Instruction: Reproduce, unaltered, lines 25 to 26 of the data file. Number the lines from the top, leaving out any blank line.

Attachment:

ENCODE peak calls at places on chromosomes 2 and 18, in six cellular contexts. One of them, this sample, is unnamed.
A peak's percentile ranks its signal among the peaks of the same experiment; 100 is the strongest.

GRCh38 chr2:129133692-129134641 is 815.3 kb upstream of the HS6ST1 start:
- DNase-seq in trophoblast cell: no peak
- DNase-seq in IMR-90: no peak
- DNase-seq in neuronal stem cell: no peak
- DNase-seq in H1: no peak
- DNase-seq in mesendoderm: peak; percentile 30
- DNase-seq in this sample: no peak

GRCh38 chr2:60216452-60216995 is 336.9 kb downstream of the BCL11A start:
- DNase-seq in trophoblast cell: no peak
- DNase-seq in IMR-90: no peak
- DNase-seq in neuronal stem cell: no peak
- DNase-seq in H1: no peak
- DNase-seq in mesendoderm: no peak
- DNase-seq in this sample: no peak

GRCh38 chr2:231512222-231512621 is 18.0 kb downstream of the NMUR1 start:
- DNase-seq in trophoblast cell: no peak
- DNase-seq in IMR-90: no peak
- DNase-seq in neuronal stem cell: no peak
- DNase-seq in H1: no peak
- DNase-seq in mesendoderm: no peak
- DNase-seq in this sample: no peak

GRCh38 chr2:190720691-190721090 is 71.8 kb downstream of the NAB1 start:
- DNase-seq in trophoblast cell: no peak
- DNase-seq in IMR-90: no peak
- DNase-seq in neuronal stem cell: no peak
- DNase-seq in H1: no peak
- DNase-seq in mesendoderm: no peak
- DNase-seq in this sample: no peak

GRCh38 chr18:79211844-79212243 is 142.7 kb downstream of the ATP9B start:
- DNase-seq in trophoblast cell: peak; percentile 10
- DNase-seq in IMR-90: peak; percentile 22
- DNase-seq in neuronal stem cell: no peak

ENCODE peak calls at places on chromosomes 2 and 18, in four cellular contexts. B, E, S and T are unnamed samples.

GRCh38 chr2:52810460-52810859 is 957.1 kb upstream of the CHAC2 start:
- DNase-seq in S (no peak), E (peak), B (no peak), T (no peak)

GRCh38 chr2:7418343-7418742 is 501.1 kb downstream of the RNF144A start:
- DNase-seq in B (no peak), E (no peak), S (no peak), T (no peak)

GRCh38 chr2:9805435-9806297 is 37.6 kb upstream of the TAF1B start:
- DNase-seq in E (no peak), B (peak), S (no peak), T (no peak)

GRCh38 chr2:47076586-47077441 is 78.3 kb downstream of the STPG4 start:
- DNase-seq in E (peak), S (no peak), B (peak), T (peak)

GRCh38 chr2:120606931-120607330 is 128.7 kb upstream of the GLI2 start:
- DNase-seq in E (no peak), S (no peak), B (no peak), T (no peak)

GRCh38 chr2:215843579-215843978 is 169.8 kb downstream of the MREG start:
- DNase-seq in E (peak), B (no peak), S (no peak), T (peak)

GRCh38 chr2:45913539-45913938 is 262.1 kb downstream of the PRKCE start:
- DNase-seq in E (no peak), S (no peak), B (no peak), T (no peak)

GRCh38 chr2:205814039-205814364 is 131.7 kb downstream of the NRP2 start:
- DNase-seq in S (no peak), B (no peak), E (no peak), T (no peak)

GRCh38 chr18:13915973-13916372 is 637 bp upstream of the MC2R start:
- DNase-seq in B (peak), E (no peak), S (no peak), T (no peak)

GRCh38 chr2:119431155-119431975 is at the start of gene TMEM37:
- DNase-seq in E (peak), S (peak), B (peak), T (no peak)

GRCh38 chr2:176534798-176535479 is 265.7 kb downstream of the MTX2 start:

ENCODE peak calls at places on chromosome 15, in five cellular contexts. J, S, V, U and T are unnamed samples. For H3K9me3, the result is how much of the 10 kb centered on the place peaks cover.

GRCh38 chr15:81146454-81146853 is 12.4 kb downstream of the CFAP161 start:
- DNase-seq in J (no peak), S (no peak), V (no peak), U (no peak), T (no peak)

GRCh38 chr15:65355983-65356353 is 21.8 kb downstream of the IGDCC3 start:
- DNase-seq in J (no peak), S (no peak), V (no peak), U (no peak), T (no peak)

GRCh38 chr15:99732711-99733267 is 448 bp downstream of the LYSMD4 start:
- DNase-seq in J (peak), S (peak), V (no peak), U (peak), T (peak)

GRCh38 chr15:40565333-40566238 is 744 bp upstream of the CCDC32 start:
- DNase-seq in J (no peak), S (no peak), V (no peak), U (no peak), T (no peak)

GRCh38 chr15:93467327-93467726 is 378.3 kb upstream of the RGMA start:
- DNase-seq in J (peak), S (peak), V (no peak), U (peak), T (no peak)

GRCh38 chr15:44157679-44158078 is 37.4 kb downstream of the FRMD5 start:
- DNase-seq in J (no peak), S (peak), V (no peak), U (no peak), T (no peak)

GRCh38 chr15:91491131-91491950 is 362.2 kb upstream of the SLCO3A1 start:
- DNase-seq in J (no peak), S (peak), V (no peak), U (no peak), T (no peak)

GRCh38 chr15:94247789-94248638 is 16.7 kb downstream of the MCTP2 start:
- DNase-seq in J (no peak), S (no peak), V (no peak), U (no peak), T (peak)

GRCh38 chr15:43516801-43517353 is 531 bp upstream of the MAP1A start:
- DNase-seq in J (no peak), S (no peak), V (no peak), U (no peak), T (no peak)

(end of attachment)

- DNase-seq in trophoblast cell: no peak
- DNase-seq in IMR-90: no peak